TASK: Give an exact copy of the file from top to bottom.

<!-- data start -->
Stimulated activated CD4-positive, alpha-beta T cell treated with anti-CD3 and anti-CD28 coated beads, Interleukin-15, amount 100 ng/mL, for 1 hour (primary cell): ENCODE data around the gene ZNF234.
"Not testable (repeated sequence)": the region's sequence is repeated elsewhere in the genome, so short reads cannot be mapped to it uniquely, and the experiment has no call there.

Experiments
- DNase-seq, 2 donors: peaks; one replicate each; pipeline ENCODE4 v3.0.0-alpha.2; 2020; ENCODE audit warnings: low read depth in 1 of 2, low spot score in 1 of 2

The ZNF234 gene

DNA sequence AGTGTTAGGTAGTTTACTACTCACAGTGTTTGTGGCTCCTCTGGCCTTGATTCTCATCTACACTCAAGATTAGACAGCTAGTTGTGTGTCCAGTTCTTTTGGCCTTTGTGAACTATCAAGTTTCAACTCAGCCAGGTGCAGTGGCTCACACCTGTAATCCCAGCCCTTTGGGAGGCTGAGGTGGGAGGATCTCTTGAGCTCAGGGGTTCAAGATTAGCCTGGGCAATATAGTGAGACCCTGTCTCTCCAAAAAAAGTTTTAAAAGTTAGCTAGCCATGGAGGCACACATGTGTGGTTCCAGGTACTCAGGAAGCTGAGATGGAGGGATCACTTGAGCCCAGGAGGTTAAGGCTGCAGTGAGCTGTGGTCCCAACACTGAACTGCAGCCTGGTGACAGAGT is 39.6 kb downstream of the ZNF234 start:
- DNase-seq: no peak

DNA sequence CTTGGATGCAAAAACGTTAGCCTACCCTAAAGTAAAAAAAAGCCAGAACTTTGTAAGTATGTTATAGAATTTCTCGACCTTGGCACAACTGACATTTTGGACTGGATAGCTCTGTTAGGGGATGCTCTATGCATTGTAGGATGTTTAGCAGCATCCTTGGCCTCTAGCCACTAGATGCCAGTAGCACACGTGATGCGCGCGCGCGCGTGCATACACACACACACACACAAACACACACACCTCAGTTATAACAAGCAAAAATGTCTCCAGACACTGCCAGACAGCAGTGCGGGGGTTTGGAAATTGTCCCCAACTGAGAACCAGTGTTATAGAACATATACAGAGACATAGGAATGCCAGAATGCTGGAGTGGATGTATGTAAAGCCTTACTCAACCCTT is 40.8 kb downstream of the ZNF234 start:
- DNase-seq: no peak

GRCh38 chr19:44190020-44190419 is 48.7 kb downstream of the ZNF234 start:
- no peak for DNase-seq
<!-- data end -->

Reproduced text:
Stimulated activated CD4-positive, alpha-beta T cell treated with anti-CD3 and anti-CD28 coated beads, Interleukin-15, amount 100 ng/mL, for 1 hour (primary cell): ENCODE data around the gene ZNF234.
"Not testable (repeated sequence)": the region's sequence is repeated elsewhere in the genome, so short reads cannot be mapped to it uniquely, and the experiment has no call there.

Experiments
- DNase-seq, 2 donors: peaks; one replicate each; pipeline ENCODE4 v3.0.0-alpha.2; 2020; ENCODE audit warnings: low read depth in 1 of 2, low spot score in 1 of 2

The ZNF234 gene

DNA sequence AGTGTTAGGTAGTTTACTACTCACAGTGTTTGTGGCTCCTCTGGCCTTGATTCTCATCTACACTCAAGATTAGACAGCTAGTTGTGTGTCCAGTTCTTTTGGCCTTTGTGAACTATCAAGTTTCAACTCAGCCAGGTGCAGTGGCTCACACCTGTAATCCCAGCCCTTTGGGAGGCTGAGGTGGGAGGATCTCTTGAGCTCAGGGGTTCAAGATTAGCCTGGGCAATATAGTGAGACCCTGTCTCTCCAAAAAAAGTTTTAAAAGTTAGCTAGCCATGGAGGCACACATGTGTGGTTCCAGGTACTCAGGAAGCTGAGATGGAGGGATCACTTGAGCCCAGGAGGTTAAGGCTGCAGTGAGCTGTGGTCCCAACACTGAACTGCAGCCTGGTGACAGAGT is 39.6 kb downstream of the ZNF234 start:
- DNase-seq: no peak

DNA sequence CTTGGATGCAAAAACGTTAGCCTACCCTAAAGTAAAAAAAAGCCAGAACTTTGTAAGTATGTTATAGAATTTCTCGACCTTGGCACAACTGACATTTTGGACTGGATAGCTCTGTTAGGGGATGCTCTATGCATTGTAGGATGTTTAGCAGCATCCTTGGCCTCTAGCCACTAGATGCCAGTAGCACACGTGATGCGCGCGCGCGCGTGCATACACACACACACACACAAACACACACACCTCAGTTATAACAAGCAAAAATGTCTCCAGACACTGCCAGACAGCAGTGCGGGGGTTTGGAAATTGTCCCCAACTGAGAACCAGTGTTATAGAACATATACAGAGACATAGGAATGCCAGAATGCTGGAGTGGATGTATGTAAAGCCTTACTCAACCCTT is 40.8 kb downstream of the ZNF234 start:
- DNase-seq: no peak

GRCh38 chr19:44190020-44190419 is 48.7 kb downstream of the ZNF234 start:
- no peak for DNase-seq